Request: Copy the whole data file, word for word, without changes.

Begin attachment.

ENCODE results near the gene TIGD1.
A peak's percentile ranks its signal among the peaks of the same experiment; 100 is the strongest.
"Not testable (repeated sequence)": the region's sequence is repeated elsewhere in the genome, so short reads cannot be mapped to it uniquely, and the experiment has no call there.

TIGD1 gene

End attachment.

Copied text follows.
ENCODE results near the gene TIGD1.
A peak's percentile ranks its signal among the peaks of the same experiment; 100 is the strongest.
"Not testable (repeated sequence)": the region's sequence is repeated elsewhere in the genome, so short reads cannot be mapped to it uniquely, and the experiment has no call there.

TIGD1 gene